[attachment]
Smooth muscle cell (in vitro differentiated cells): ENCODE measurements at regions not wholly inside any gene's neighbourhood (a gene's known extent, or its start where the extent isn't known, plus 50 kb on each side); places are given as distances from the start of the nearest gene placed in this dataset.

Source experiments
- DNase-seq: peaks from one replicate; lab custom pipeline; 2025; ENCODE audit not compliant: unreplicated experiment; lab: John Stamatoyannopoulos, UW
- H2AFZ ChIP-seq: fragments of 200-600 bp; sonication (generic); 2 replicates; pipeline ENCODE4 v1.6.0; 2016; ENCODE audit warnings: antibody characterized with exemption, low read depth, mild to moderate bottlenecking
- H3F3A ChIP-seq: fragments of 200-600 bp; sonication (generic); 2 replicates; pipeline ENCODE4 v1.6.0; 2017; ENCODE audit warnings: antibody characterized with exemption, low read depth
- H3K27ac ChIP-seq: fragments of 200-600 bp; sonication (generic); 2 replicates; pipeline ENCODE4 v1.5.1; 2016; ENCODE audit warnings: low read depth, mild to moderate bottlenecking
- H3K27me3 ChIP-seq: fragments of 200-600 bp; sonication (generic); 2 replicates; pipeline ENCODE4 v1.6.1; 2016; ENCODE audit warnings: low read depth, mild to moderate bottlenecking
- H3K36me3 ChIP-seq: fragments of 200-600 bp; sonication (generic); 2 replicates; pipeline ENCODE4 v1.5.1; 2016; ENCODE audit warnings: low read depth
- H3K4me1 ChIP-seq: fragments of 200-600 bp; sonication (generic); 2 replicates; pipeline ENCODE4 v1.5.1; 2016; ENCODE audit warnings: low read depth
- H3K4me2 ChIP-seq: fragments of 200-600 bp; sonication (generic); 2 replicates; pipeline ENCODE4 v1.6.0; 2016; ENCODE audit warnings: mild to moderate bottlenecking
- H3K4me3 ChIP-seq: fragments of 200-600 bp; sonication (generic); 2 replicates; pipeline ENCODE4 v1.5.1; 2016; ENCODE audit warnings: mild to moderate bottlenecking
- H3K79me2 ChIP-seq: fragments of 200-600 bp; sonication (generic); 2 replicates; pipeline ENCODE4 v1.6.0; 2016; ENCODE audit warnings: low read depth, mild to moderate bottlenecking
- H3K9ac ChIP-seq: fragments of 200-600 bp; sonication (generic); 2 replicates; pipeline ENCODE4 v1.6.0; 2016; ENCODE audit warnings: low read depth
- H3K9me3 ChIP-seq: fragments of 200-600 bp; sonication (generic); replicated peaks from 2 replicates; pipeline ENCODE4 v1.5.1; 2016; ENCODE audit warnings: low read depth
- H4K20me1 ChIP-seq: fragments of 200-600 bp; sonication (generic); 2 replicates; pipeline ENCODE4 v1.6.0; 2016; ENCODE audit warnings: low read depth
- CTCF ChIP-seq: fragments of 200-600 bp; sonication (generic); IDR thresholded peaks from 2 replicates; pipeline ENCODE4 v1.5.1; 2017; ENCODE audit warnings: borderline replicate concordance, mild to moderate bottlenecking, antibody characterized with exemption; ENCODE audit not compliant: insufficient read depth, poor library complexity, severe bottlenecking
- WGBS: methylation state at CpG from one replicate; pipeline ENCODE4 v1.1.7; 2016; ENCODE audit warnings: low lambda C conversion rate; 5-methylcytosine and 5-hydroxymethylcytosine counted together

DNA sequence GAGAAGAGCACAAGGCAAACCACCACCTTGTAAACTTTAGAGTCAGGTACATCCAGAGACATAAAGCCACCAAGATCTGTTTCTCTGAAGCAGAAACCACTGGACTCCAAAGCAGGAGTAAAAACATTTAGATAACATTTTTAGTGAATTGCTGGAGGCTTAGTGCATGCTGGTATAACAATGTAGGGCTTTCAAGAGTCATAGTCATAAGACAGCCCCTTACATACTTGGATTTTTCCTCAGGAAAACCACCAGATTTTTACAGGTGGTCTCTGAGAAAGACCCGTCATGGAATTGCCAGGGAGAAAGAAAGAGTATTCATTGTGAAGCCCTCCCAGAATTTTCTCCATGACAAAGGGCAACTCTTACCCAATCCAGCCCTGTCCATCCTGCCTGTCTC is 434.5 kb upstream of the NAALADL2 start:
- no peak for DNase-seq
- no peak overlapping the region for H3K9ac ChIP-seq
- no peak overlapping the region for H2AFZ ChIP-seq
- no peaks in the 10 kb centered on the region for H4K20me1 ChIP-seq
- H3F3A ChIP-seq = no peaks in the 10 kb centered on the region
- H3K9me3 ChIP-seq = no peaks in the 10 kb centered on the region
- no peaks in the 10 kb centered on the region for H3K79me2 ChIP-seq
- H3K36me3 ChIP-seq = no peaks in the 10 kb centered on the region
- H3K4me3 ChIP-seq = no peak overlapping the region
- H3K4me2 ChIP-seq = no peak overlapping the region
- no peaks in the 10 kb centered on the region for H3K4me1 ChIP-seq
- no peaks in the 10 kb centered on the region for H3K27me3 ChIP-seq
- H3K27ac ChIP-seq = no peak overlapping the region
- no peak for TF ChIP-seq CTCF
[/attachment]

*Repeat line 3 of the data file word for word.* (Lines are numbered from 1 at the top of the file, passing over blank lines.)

- DNase-seq: peaks from one replicate; lab custom pipeline; 2025; ENCODE audit not compliant: unreplicated experiment; lab: John Stamatoyannopoulos, UW